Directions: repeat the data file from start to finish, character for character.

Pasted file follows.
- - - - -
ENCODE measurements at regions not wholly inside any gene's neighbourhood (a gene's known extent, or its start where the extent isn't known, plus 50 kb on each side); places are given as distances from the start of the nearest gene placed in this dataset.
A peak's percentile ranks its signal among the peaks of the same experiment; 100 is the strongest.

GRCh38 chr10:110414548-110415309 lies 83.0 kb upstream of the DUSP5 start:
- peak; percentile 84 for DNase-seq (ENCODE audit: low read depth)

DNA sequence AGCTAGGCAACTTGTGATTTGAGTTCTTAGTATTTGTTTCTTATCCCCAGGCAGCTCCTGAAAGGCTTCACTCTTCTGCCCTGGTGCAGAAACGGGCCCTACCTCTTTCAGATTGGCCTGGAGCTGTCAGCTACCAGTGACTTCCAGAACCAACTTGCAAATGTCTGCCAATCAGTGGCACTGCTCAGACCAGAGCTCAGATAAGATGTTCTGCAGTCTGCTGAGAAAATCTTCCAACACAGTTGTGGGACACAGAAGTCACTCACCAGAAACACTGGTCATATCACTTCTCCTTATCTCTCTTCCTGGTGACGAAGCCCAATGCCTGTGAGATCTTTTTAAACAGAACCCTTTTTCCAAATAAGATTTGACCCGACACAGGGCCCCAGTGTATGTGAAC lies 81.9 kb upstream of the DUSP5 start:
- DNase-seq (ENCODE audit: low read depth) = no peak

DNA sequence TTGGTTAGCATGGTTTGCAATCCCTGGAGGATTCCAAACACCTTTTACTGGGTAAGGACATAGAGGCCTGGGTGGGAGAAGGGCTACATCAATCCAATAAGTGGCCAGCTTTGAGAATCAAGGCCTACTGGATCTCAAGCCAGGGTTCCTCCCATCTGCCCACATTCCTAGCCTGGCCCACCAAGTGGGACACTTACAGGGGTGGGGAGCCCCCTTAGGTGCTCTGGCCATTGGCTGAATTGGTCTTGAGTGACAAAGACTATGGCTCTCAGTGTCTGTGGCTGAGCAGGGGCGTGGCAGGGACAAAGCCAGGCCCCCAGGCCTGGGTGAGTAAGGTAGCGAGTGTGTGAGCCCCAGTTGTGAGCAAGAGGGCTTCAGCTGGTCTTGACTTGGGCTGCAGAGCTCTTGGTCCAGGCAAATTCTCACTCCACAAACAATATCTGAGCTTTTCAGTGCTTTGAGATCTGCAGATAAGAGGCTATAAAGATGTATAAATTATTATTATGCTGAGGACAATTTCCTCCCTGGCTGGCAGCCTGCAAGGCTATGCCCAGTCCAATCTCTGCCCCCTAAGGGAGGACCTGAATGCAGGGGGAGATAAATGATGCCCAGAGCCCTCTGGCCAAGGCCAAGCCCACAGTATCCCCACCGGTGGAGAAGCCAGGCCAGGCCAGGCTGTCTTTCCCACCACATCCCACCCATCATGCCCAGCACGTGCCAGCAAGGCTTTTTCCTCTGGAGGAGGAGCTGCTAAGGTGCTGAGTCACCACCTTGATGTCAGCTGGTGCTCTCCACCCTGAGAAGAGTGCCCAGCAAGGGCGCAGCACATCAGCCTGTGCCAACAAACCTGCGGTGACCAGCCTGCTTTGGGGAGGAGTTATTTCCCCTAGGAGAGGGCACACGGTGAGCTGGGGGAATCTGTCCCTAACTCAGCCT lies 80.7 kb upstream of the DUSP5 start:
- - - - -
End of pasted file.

ENCODE measurements at regions not wholly inside any gene's neighbourhood (a gene's known extent, or its start where the extent isn't known, plus 50 kb on each side); places are given as distances from the start of the nearest gene placed in this dataset.
A peak's percentile ranks its signal among the peaks of the same experiment; 100 is the strongest.

GRCh38 chr10:110414548-110415309 lies 83.0 kb upstream of the DUSP5 start:
- peak; percentile 84 for DNase-seq (ENCODE audit: low read depth)

DNA sequence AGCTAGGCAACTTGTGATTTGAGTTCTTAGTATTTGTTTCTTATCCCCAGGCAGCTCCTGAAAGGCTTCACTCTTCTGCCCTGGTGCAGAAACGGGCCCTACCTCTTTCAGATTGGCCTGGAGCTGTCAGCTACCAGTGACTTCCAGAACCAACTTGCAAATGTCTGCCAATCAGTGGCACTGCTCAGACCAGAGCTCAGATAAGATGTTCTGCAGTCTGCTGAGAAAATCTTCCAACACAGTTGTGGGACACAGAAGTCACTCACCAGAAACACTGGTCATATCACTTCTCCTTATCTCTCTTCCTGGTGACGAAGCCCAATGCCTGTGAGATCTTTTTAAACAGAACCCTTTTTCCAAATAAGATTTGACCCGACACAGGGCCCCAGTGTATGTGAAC lies 81.9 kb upstream of the DUSP5 start:
- DNase-seq (ENCODE audit: low read depth) = no peak

DNA sequence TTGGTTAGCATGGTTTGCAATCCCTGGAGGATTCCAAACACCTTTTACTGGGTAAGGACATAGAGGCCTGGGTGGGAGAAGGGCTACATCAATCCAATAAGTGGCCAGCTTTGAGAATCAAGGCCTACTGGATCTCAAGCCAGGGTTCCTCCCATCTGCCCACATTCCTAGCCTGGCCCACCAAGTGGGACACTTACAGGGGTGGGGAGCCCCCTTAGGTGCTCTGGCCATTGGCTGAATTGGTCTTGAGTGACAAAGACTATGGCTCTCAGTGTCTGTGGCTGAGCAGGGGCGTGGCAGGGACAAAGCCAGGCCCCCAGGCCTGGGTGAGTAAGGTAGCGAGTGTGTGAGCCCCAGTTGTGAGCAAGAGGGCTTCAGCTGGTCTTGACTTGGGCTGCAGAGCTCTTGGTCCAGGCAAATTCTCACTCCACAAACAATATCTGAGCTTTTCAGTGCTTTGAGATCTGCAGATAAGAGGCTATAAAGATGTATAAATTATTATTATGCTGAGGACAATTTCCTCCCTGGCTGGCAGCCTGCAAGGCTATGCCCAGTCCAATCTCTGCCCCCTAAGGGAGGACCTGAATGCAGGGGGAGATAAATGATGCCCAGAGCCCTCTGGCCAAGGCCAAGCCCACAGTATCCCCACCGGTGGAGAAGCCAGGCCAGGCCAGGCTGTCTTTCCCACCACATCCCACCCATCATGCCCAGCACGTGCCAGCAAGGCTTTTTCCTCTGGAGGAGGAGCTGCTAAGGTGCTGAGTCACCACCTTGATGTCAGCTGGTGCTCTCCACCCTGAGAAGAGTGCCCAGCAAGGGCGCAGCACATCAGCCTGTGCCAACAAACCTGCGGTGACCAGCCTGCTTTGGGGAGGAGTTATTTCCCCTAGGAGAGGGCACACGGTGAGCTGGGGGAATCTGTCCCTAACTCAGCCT lies 80.7 kb upstream of the DUSP5 start: